In April 2015, RG-125 (AZD4076), a GalNAc-conjugated anti-miR targeting microRNA-103/107 (“miR-103/107”) for the treatment of nonalcoholic steatohepatitis (“NASH”) in patients with type 2 diabetes/pre-diabetes, was selected as a clinical candidate by AstraZeneca under the companies’ strategic alliance to discover, develop and commercialize microRNA therapeutics. The role of miR-103/107 in insulin sensitivity and resistance was first recognized by the laboratory of Dr. Markus Stoffel, Professor of the Institute of Molecular Health Sciences at ETH Zurich. In mouse models of diabetes, Regulus has demonstrated that inhibition of miR-103/107 with its anti-miRs leads to a sustained reduction in fasting glucose and fasting insulin levels.
Additionally, anti-miRs targeting miR-103/107 function as unique insulin sensitizers as determined by hyperinsulinemic-euglycemic clamp, which is a robust method for assessing insulin sensitivity.
Dosing has commenced in a first-in-human Phase I study of RG-125(AZD4076) by Regulus’ collaboration partner AstraZeneca. Regulus received a $10.0 million milestone payment from AstraZeneca, who has assumed all ongoing development of RG-125(AZD4076).
Nonalcoholic steatohepatitis or NASH is a common, often “silent” liver disease. It resembles alcoholic liver disease, but occurs in people who drink little or no alcohol. The major feature in NASH is fat in the liver, along with inflammation and damage. Most people with NASH feel well and are not aware that they have a liver problem. Nevertheless, NASH can be severe and can lead to cirrhosis, in which the liver is permanently damaged and scarred and no longer able to work properly.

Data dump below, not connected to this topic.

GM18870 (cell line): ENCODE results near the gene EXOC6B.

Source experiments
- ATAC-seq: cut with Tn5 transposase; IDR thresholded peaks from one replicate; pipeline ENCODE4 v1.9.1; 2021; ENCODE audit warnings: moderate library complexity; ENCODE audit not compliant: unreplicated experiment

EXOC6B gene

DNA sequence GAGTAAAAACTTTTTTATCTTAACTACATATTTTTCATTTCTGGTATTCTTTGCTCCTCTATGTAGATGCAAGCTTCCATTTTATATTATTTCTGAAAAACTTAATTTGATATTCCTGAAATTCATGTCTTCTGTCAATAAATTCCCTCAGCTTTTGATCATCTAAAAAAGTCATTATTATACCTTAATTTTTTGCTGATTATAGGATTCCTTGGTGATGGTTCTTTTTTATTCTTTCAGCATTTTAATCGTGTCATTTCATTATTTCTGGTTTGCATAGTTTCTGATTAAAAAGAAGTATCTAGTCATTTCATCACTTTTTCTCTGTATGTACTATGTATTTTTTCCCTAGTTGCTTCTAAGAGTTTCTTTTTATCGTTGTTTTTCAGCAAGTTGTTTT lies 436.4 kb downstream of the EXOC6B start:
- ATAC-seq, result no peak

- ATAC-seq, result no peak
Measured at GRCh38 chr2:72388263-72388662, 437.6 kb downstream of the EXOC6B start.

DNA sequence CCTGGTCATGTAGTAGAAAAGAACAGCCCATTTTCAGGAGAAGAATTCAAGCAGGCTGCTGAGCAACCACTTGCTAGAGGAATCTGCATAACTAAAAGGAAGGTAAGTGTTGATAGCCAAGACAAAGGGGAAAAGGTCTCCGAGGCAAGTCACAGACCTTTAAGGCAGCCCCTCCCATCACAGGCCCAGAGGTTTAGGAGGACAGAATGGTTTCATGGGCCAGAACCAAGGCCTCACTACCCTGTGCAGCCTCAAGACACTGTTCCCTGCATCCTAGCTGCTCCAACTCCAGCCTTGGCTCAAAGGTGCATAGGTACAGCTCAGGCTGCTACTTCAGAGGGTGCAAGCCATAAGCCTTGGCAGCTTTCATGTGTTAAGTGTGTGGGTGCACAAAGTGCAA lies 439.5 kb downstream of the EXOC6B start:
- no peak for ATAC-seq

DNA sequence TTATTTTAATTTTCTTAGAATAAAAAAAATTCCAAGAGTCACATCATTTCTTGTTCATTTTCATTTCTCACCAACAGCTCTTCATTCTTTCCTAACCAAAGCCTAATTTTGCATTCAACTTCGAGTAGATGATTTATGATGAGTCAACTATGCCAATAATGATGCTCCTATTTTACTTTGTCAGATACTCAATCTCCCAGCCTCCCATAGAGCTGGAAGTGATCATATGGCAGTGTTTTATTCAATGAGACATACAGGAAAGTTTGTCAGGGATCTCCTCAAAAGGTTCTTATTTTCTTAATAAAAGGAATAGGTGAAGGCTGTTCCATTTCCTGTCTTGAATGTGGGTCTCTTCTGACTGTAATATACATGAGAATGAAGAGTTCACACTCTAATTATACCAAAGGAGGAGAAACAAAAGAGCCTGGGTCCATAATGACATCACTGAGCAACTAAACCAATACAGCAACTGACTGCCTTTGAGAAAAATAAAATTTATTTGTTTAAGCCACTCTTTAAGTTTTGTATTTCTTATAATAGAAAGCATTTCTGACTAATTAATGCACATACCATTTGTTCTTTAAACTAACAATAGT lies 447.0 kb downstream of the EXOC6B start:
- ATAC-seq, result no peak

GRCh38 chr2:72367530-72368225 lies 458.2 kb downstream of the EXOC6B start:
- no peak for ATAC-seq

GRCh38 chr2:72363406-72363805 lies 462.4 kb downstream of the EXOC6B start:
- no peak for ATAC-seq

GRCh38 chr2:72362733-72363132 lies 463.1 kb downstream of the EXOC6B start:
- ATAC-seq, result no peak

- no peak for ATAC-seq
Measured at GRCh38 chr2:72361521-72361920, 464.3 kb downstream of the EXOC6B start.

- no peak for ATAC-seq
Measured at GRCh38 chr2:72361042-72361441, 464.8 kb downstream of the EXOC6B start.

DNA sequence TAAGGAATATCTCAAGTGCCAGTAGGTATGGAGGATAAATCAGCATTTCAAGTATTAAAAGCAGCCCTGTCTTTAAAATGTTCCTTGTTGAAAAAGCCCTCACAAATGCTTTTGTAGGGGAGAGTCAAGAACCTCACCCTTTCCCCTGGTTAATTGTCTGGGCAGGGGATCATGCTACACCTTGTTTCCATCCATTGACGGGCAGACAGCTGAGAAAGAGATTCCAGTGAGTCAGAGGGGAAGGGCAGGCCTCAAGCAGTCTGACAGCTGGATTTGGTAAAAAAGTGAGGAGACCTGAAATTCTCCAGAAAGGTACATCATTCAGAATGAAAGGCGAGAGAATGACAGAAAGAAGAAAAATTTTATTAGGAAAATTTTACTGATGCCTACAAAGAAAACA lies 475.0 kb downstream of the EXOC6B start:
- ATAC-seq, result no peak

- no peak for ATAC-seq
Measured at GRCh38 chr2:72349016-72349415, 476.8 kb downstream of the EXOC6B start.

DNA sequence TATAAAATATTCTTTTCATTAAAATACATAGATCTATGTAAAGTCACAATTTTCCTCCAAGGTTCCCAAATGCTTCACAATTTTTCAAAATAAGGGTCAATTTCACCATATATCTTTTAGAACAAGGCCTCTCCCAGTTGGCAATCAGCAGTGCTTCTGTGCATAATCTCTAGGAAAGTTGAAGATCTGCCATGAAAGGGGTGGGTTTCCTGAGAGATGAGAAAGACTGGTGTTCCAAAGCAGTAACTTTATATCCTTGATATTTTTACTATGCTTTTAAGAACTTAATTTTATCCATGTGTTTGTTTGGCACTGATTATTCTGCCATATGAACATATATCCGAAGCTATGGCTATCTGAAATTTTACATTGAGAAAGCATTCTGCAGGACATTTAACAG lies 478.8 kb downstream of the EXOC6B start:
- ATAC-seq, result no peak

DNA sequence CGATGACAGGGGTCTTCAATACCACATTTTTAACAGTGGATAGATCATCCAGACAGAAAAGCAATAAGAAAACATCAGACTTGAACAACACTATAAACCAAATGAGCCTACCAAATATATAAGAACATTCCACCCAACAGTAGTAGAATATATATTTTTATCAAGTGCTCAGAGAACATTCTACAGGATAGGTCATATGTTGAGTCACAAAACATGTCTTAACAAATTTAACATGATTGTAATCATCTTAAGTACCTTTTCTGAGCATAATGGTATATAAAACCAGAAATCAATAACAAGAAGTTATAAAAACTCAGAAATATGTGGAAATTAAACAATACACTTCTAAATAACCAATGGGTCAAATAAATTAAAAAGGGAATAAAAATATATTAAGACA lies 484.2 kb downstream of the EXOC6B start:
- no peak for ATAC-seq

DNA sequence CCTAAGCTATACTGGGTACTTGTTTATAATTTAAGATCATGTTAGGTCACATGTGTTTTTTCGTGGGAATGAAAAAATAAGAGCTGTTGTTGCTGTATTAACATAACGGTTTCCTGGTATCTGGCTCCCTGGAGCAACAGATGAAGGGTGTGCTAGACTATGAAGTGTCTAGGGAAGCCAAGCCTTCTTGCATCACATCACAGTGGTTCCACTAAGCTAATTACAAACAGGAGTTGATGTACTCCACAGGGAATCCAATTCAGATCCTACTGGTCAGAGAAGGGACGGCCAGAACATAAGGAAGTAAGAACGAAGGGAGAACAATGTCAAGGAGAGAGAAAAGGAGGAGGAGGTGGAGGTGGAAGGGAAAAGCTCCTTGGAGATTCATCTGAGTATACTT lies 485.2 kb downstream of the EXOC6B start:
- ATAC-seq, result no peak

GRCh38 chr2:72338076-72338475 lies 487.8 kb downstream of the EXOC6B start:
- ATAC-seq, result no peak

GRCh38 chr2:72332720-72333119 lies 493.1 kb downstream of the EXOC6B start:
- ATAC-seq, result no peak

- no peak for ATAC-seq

NASH affects 2 to 5 percent of Americans. An additional 10 to 20 percent of Americans have fat in their liver, but no inflammation or liver damage, a condition called “fatty liver.” Although having fat in the liver is not normal, by itself it probably causes little harm or permanent damage. If fat is suspected based on blood test results or scans of the liver, this problem is called nonalcoholic fatty liver disease (NAFLD). If a liver biopsy is performed in this case, it will show that some people have NASH while others have simple fatty liver.
Both NASH and NAFLD are becoming more common, possibly because of the greater number of Americans with obesity. In the past 10 years, the rate of obesity has doubled in adults and tripled in children. Obesity also contributes to diabetes and high blood cholesterol, which can further complicate the health of someone with NASH. Diabetes and high blood cholesterol are also becoming more common among Americans.